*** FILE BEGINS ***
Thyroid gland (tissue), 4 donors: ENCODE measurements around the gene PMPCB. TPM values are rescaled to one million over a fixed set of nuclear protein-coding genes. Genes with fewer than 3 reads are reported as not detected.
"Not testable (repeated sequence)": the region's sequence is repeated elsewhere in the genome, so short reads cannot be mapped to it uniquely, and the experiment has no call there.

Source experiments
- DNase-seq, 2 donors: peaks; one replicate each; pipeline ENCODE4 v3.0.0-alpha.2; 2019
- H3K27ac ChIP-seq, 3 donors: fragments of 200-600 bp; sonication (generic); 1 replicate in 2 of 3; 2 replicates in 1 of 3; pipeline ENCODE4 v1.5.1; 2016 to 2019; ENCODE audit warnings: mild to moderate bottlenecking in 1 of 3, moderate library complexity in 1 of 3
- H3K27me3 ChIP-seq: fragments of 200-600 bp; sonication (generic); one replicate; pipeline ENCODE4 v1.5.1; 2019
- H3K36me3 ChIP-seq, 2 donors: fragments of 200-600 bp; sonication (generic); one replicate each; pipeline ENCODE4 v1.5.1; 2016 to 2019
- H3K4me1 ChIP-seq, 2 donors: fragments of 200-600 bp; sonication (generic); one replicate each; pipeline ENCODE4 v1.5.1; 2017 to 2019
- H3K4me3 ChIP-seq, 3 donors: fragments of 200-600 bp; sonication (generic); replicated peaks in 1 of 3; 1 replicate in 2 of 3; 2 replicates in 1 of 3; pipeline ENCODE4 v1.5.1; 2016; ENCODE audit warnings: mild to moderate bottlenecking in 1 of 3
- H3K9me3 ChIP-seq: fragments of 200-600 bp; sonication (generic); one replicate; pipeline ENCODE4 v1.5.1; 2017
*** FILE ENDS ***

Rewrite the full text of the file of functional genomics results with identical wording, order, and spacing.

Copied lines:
Thyroid gland (tissue), 4 donors: ENCODE measurements around the gene PMPCB. TPM values are rescaled to one million over a fixed set of nuclear protein-coding genes. Genes with fewer than 3 reads are reported as not detected.
"Not testable (repeated sequence)": the region's sequence is repeated elsewhere in the genome, so short reads cannot be mapped to it uniquely, and the experiment has no call there.

Source experiments
- DNase-seq, 2 donors: peaks; one replicate each; pipeline ENCODE4 v3.0.0-alpha.2; 2019
- H3K27ac ChIP-seq, 3 donors: fragments of 200-600 bp; sonication (generic); 1 replicate in 2 of 3; 2 replicates in 1 of 3; pipeline ENCODE4 v1.5.1; 2016 to 2019; ENCODE audit warnings: mild to moderate bottlenecking in 1 of 3, moderate library complexity in 1 of 3
- H3K27me3 ChIP-seq: fragments of 200-600 bp; sonication (generic); one replicate; pipeline ENCODE4 v1.5.1; 2019
- H3K36me3 ChIP-seq, 2 donors: fragments of 200-600 bp; sonication (generic); one replicate each; pipeline ENCODE4 v1.5.1; 2016 to 2019
- H3K4me1 ChIP-seq, 2 donors: fragments of 200-600 bp; sonication (generic); one replicate each; pipeline ENCODE4 v1.5.1; 2017 to 2019
- H3K4me3 ChIP-seq, 3 donors: fragments of 200-600 bp; sonication (generic); replicated peaks in 1 of 3; 1 replicate in 2 of 3; 2 replicates in 1 of 3; pipeline ENCODE4 v1.5.1; 2016; ENCODE audit warnings: mild to moderate bottlenecking in 1 of 3
- H3K9me3 ChIP-seq: fragments of 200-600 bp; sonication (generic); one replicate; pipeline ENCODE4 v1.5.1; 2017